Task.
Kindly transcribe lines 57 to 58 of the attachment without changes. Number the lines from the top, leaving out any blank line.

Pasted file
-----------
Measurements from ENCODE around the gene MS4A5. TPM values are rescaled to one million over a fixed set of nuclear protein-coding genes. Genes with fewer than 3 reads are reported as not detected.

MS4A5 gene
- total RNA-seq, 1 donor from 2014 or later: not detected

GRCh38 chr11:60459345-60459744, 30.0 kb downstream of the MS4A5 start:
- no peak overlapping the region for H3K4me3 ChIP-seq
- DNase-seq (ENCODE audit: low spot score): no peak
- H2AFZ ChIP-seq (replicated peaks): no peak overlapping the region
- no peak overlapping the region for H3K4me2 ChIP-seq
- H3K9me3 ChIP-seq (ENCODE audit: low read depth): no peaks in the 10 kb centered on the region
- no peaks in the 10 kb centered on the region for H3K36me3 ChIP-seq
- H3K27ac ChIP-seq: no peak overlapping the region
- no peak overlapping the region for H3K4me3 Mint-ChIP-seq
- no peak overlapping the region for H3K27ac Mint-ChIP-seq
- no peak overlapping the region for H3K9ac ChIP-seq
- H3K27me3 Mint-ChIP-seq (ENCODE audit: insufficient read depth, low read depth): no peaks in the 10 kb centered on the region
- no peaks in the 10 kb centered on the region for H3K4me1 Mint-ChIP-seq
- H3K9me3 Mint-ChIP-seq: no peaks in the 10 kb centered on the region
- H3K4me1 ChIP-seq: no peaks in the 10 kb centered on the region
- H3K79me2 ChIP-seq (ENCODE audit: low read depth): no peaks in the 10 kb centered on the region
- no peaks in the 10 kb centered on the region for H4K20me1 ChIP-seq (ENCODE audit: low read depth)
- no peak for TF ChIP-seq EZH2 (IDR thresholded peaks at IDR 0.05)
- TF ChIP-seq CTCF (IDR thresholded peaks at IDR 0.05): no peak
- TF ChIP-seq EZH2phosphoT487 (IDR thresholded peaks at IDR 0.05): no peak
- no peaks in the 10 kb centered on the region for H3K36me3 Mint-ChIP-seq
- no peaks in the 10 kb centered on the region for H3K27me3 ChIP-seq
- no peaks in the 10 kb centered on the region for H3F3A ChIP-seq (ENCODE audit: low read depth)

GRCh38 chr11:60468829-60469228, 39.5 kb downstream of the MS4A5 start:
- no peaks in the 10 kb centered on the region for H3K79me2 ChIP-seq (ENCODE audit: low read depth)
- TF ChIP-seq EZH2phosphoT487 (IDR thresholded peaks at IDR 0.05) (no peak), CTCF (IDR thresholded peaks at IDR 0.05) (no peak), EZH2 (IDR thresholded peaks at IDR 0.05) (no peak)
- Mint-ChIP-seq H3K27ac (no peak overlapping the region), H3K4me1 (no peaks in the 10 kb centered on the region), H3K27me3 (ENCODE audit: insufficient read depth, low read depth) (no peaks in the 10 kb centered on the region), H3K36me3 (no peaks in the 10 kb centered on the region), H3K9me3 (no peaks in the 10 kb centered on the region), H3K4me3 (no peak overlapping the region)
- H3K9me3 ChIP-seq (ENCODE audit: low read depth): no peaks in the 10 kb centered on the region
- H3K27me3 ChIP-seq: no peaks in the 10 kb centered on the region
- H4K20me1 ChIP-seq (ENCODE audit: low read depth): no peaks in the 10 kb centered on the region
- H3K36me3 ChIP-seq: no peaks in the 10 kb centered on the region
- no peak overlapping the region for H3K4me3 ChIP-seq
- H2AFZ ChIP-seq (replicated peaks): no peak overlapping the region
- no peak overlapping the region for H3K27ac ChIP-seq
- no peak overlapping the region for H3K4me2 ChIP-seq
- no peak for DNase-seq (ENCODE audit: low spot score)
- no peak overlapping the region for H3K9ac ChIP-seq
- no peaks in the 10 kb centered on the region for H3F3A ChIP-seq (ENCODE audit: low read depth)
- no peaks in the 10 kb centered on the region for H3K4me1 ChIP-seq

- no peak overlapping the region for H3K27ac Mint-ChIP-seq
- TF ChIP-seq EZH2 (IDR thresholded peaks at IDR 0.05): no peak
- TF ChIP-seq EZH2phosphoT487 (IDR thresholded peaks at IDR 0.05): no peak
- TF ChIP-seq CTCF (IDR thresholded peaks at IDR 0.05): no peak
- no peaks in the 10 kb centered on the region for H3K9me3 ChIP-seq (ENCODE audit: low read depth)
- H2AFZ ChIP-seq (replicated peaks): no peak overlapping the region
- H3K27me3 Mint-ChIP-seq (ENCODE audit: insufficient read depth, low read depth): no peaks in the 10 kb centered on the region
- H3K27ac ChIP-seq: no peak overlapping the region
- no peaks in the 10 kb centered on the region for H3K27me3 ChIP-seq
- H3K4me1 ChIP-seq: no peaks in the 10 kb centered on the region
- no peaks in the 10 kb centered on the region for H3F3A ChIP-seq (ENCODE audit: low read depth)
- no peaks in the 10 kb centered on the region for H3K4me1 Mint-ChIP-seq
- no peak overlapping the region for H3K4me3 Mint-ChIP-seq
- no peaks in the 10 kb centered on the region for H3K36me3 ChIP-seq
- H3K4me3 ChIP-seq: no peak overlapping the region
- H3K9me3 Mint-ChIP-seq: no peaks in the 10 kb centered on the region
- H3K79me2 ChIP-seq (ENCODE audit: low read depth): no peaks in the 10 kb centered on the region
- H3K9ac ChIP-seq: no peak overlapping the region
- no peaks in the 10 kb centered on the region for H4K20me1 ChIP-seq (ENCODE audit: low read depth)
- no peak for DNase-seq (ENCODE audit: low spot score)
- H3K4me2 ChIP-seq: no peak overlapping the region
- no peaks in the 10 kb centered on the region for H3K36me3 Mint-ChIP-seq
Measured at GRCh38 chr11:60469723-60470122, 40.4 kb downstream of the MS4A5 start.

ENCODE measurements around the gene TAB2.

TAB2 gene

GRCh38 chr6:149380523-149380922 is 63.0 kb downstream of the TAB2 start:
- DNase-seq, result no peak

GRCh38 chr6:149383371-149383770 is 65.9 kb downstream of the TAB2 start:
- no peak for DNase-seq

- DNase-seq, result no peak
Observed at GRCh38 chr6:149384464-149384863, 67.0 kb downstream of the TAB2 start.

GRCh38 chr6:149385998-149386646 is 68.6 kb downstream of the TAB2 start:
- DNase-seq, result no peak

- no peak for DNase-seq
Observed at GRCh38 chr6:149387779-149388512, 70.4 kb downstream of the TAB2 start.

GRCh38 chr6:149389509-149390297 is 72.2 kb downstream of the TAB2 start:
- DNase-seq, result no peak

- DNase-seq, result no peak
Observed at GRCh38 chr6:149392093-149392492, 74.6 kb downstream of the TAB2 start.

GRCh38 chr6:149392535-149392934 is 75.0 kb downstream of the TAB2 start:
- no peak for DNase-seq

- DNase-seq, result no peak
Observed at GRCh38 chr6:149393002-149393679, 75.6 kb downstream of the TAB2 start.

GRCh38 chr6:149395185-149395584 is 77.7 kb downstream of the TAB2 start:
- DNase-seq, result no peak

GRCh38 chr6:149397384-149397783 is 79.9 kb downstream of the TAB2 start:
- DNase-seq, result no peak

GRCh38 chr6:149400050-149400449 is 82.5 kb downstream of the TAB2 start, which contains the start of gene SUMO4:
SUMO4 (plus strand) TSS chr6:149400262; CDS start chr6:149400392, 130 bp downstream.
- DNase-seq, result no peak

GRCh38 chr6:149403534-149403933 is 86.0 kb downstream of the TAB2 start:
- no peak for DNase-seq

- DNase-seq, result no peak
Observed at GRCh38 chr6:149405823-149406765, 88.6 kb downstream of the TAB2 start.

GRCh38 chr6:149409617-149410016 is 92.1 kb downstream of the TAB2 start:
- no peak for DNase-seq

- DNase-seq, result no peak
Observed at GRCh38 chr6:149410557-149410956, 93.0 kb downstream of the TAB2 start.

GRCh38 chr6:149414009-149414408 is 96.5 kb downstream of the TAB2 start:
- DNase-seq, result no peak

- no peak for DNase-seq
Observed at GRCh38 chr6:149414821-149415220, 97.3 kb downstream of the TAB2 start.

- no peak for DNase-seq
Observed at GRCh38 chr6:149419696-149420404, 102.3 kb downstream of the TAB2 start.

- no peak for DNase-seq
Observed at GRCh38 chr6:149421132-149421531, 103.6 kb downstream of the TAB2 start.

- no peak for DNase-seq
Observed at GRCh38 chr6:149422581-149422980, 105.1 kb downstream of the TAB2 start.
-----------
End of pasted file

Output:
- H3K4me3 ChIP-seq: no peak overlapping the region
- H3K9me3 Mint-ChIP-seq: no peaks in the 10 kb centered on the region